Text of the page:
I had actually heard of Toni Brown before. She was in an old female-fronted hippie band called the Joy of Cooking that made several albums in the post-flower-power era. But I never realized until now what a great country singer she was. Hear Me
Howling has three songs credited to Brown, all of them sweet, soulful acoustic hillbilly tunes in which she sings like a young Kitty Wells. There’s also “Charles Guiteau,” a fun little assassination ballad by Crabgrass, an old-timey string band of which Brown was a member. And there’s an acoustic Joy of Cooking song, “Midnight Blues,” though I prefer Brown’s country stuff.
Santa Fe’s most prominent folkie, the late Rolf Cahn, isn’t on this album. But there are songs by two of the women he loved — Barbara Dane and Debbie Green, so Cahn is here, howling in spirit.
Country, blues, and folk tunes make up the bulk of this collection. But the fourth disc includes some jazz from the Bay Area by acts like the Now Creative Arts Jazz Ensemble, guitarist Jerry Hahn, drummer Smiley Winter, and saxman Huey “Sonny” Simmons. Interesting stuff, but Chenier’s “Louisiana Rock” and Big Mama’s “Ball and Chain” are the highlights of disc four for me.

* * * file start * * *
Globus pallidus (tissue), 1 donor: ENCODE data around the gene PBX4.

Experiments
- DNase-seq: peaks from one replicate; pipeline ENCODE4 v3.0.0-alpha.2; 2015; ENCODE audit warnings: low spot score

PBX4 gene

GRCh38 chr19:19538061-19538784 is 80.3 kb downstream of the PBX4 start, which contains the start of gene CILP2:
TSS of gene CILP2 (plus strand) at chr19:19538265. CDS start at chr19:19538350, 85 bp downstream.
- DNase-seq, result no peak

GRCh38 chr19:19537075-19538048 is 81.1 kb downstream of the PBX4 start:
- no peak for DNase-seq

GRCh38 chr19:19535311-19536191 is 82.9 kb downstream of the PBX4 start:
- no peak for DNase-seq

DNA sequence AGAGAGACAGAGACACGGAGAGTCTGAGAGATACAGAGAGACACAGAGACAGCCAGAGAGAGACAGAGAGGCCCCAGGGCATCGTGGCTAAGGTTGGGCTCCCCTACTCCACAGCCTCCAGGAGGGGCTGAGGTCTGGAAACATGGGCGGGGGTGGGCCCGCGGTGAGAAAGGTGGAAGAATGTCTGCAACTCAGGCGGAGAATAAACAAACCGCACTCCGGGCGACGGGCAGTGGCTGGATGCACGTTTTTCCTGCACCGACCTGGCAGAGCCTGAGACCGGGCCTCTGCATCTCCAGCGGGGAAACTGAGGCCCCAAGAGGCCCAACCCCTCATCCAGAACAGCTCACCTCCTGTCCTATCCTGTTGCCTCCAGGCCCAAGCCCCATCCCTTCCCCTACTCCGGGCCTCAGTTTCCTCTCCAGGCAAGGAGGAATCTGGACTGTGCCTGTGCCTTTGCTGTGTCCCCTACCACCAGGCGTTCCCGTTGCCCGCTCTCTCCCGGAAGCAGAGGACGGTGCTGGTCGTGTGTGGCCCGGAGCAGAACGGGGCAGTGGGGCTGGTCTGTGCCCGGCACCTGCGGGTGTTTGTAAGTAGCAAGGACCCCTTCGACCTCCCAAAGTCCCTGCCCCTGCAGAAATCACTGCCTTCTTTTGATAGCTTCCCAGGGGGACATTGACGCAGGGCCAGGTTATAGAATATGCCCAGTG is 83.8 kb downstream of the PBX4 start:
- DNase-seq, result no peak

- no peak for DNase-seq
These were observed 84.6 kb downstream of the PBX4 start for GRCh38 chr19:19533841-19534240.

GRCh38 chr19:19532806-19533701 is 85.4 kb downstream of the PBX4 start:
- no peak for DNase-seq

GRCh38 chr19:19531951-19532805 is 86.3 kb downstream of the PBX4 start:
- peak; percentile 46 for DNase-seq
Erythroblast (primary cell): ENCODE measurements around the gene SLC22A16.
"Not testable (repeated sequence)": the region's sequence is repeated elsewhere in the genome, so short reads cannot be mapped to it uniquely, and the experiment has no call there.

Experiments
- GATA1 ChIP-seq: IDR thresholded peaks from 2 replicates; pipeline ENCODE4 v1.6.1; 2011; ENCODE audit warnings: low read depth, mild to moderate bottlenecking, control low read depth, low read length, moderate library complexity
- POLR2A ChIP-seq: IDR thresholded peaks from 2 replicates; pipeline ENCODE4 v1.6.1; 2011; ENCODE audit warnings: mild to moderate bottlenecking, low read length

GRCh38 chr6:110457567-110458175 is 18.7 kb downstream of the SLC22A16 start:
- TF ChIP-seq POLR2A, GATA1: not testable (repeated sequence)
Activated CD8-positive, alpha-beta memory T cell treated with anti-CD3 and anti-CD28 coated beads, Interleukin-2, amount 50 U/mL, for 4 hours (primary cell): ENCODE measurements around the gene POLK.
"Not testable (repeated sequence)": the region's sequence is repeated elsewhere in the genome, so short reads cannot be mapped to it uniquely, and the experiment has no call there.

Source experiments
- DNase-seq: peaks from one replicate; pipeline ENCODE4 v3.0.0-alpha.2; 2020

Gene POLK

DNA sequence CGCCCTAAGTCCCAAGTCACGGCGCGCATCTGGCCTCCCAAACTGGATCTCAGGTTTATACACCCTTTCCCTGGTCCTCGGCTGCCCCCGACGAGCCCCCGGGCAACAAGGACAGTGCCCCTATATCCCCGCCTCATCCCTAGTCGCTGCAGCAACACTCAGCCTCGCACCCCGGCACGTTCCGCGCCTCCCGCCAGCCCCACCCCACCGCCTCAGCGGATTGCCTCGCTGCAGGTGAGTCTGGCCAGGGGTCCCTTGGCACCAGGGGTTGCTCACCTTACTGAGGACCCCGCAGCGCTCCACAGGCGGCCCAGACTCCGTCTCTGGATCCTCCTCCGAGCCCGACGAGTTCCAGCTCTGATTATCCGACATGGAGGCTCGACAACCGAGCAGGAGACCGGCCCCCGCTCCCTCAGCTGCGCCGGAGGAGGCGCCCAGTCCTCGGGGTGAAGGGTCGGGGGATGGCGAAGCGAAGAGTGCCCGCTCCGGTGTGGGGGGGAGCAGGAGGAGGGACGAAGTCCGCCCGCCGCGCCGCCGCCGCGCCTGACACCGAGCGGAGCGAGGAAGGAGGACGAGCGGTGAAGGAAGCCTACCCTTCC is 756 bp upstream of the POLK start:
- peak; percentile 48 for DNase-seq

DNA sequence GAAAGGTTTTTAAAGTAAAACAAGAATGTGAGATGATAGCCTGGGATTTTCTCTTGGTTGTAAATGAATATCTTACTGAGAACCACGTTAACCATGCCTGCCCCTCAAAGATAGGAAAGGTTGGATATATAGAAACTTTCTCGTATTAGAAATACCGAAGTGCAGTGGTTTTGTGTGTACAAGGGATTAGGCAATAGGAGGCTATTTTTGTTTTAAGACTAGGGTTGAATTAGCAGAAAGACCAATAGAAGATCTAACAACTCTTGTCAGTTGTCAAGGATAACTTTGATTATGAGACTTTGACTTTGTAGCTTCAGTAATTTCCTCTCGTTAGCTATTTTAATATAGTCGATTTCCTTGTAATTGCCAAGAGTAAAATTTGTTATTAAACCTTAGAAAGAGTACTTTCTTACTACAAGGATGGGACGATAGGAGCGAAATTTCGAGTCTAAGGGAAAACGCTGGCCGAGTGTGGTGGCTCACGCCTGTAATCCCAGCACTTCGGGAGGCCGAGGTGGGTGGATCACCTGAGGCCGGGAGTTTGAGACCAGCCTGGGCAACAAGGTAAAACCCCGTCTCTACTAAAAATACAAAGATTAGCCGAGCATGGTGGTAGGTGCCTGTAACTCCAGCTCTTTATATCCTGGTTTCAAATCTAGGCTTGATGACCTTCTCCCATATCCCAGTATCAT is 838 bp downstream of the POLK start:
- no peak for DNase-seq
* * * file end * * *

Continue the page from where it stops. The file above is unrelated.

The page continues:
Strachwitz is pushing 80 now, but Arhoolie isn’t showing its age. As a foreigner, Strachwitz found the music of America wild and magical. We should thank him and Arhoolie for letting us here these crazy sounds through fresh ears.
Blog bonus: I’ve stuck my personal Top 10 favorite Arhoolie albums on the blog version of this column. Check out www.steveterrell.blogspot.com.
Arhoolie on the airwaves: Hear a special Arhoolie set on The Santa Fe Opry 10 p.m. Friday on KSFRFM 101.1.
The new Big Enchilada is here: “Sounds From the Wild” will make you scream and holler. Hear Roky Erickson & The Nervebreakers, Mojo Nixon, Davila 666, King Salami, Guitar Wolf, and many more. There are 35 big episodes at www.bigenchiladapodcast.com.